Boxing


My First Death As A Fight Fan: A Poem For Pedro Alcazar

By Jorge Antonio Vallejos:

My whole crew would come over

to watch the big fights. My small room would

fill up with young men sitting on chairs,

the floor, and sprawled on my bed; all eyes

focusing on an old 25” screen. Pizza, pop,

beer, and chips were put back during

many memorable undercard bouts:

Erik “El Terrible” Morales bulldozing Angel “Avispa” Chacon,

Diego “Chico” Corrales pounding his first title out of Roberto Garcia,

“Poison” Junior Jones on his last legs, his last night on the big stage,

leaving his heart in the ring against Paul Ingle at Madison Square Garden.

There’s one night and fight I’ll never forget:

Las Vegas, June 22, 2002,

Fernando Montiel vs. Pedro Alcazar,

both Latino, both champions, both 25 and 0,

Alcazar “El Rockero” defending his WBO Super Flyweight Title,

The famous line: “Somebody’s O’s got to go!”

Brown versus Black,

both fighters leaving their homes

for the Promised Land, the ring,

not knowing if they’ll ever go back.

Alcazar flown to *El Norte from Panama,

sacrifice, hopes, desires, his big break—

fighting on the undercard of one of

the years most anticipated bouts:

Morales vs Barrera 2—

The American Dream

turned

Nightmare.

Walking out to the ring

accompanied by loud Rockero tunes,

“Panama Hard Rockers” buzzed on to the sides of

his head, small dreads looking fly,

wearing red gloves and shiny white trunks

matching legendary ring announcer

Michael Buffer’s slick suit,

7 years, 27 fights, 167 rounds, 14 KOs

behind him, the confidence of a champion

in his swagger, his stare, his posture.

Rounds 1:

Alcazar stalking,

his thick calves flexing with

every step, every punch,

Montiel trying to counter

his every move.

Round 2:

Montiel gets aggressive,

beating Alcazar to the punch,

landing double hooks and one-two-three’s,

pinning Alcazar on the ropes,

wailing on him for a good while.

Rounds 3:

Alcazar picks up the pace,

the champ on the attack,

going for the body, turning

it into a fight, his fight.

Round 4:

Champion and challenger

dance around each other,

watching every step,

every hand movement—

human chess—one wrong move and

months of running, pad work,

shadow-boxing, dieting—

done.

HBO Boxing Analyst Larry Merchant

expresses worry about Alcazar

dehydrating for the fight. “Fourteen percent” of his

body weight being sacrificed.

“All lighter weight fighters practice dehydration,” says

HBO Expert Commentator George Foreman.

Round 5:

The champion’s energy levels drop,

low blows and head-butts land,

rocking “The Rocker”.

Alcazar’s corner in between rounds:

his back against the turnbuckle,

his face showing fatigue, distress, confusion,

his trainer yelling,

“You feeling tired? What’s going on? Tell me. Show some balls!”

Round 6:

hands up,

circling the ring,

back against the ropes,

“There must be something wrong with Alcazar,” says Foreman.

Punch after punch landing for Montiel:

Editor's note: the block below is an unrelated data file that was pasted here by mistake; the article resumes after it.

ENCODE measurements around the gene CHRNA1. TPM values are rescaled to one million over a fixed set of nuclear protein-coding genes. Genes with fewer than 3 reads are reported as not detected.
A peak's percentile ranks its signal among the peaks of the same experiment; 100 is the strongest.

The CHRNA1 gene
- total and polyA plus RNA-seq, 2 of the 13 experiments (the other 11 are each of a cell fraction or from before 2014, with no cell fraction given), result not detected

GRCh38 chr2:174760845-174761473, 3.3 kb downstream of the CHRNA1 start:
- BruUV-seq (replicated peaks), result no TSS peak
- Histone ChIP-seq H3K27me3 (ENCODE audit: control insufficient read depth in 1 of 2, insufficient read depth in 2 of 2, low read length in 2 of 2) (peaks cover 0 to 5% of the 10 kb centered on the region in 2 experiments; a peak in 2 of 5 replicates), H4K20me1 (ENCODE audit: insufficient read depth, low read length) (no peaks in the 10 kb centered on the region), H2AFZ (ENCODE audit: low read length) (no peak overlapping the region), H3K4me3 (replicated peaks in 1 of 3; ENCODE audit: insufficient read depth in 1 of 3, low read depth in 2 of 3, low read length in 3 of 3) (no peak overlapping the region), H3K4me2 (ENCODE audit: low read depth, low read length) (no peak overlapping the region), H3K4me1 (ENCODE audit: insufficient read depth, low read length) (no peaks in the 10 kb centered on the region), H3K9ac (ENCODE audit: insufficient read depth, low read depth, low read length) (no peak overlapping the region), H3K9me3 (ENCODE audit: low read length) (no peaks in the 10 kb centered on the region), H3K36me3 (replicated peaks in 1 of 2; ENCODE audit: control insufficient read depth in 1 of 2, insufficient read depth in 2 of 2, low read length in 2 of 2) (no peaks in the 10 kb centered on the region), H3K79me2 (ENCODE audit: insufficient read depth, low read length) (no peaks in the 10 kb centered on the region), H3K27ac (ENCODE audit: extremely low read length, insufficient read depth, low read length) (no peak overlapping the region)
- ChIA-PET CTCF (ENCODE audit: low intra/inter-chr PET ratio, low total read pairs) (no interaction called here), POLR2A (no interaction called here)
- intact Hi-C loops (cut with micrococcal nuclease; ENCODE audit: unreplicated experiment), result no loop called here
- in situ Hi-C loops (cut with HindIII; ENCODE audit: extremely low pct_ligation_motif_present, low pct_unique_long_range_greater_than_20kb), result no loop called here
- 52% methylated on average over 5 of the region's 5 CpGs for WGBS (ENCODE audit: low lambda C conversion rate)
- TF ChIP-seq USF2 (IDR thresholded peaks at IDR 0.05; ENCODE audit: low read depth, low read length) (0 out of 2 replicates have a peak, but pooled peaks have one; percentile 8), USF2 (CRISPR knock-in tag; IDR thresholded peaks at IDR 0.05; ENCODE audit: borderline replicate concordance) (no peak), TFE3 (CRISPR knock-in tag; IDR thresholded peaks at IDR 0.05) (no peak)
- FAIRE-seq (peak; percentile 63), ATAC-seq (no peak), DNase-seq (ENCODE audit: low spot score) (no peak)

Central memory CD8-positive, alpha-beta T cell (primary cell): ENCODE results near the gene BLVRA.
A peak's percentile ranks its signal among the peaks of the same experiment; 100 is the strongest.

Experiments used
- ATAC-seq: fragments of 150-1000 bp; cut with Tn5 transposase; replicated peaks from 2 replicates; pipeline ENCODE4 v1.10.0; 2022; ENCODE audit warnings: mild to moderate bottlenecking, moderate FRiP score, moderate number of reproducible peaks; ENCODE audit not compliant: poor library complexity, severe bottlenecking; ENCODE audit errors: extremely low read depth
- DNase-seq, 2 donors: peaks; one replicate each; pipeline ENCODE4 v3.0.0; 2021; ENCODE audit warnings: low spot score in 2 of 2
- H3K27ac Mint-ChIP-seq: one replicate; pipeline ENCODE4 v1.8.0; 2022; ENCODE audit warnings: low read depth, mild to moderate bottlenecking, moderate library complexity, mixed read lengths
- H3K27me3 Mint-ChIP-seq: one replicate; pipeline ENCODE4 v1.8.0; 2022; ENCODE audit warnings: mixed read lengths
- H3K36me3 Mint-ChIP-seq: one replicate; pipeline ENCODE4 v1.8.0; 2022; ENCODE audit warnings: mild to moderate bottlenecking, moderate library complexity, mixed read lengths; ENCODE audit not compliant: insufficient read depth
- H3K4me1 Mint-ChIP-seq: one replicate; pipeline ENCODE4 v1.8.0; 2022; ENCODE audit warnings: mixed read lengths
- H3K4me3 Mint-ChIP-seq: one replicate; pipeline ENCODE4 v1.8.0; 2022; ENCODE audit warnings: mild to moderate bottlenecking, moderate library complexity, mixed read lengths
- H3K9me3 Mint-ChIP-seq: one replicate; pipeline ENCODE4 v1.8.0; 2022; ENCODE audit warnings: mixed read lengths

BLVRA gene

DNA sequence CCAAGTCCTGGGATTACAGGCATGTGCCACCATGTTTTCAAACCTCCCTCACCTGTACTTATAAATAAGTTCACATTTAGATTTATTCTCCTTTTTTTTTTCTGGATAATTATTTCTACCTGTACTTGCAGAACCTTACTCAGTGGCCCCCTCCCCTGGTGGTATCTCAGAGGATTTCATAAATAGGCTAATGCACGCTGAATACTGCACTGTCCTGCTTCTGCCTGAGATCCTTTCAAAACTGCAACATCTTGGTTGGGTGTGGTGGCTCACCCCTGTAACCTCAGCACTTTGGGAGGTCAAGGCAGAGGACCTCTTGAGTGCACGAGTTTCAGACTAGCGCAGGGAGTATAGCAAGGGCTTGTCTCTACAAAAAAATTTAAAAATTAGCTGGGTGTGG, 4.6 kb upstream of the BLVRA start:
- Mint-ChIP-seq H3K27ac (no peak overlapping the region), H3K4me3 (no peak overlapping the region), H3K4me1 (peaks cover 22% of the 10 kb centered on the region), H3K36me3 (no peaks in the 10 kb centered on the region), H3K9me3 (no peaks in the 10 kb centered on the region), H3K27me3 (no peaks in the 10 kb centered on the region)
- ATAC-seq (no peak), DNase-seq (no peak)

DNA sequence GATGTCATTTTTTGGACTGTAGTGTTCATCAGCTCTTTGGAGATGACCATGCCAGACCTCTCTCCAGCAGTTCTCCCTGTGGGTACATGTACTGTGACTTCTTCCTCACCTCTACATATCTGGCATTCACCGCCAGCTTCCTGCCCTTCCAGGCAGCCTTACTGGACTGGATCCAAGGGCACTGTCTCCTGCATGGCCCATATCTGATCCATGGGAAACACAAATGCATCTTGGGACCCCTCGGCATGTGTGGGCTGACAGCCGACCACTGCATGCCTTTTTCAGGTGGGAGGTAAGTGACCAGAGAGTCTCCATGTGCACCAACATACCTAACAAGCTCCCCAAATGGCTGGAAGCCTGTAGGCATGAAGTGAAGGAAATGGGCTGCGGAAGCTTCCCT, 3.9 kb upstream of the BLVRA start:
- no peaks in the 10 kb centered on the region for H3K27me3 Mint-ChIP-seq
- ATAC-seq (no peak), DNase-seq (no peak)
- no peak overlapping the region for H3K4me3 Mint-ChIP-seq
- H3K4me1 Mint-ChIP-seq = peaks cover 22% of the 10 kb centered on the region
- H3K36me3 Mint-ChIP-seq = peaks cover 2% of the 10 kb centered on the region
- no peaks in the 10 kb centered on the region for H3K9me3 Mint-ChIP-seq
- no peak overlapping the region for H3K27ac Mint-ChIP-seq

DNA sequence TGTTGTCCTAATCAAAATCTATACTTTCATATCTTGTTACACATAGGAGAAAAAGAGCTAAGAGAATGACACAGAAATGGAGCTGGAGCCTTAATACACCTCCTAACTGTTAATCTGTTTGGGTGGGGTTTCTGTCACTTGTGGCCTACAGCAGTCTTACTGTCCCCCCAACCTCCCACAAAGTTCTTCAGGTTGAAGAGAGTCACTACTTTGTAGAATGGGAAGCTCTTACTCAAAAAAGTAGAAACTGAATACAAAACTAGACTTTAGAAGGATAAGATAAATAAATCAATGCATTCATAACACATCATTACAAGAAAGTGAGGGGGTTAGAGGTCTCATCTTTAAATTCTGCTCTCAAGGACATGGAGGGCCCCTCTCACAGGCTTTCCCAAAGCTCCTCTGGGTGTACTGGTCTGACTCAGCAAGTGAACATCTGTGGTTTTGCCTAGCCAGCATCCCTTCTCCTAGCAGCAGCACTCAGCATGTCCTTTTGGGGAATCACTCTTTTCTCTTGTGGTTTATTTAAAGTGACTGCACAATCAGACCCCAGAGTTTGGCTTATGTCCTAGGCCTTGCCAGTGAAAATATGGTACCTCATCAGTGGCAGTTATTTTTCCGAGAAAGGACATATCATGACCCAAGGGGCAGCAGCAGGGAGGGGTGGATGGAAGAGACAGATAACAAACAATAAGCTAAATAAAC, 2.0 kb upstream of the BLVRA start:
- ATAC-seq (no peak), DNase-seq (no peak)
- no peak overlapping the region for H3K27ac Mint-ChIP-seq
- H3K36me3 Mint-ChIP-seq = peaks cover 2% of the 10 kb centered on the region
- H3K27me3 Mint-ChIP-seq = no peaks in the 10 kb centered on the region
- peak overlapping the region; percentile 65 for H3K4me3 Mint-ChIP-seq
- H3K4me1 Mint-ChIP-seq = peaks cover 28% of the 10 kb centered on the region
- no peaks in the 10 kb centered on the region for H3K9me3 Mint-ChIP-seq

right hands, body shots, hooks, and uppercuts

rattling the champion’s insides.

Gloves over his face, hunched over, knees bending,

his bottom grazing the second rope,

no return fire.

“Over a minute in the sixth, Alcazar hasn’t thrown a punch in the round!”

says HBO Head Commentator Jim Lampley

1:16 left in the round,

Referee Kenny Bayless stepping in,

shielding “El Rockero”, stopping the assault,

the Panamanian’s head titled back, hanging over the top rope,

once mimicking his idol, Roberto “Hands of Stone” Duran,

now looking like his Lord and Saviour with

his arms stretched out on the ropes that hold him up along with

Bayless who hugs the felled warrior

taking out his mouth-piece then

walking/carrying him to the corner.

The Mexicans celebrating,

hugs, kisses, cheers,

the winner’s hands raised,

Team Montiel posing for flashing cameras.

Alcazar woozy, shaking his head,

wiping his eyes and nose as Dr. Margaret Goodman

checks on him, the defeated, now former champion,

limp on his stool, a small, concerned crowd

hovering over him.

Days later,

I wrap my hands to the sound of

bags being hit, ropes smacking the ground,

push-ups, sit-ups, and chin-ups; my trainer saying,

“I heard he dropped in the shower and never woke up.”

Blurbs in newspapers, magazines, websites…

Forgotten.

Forgotten like those who fall off trains, drown in rivers,

get beaten to death by *las maras, suffocate in the back of trucks,

chasing the dream.

I press

rewind to see him one last time,

rewind to pray for his soul,

rewind so he’ll live just a little longer.


For Pedro Alcazar (1975-2002) and all the fallen soldiers of the Sweet Science.


*Avispa: Wasp

*Chico: kid; young boy; small

*El Norte: the North; the USA

*El Rockero: The Rocker

*El Terrrible: The Terrible

*Las maras: the gangs

For questions, comments, and criticism email Jorge Antonio Vallejos at condorsview@yahoo.ca

Article posted on 24.07.2009



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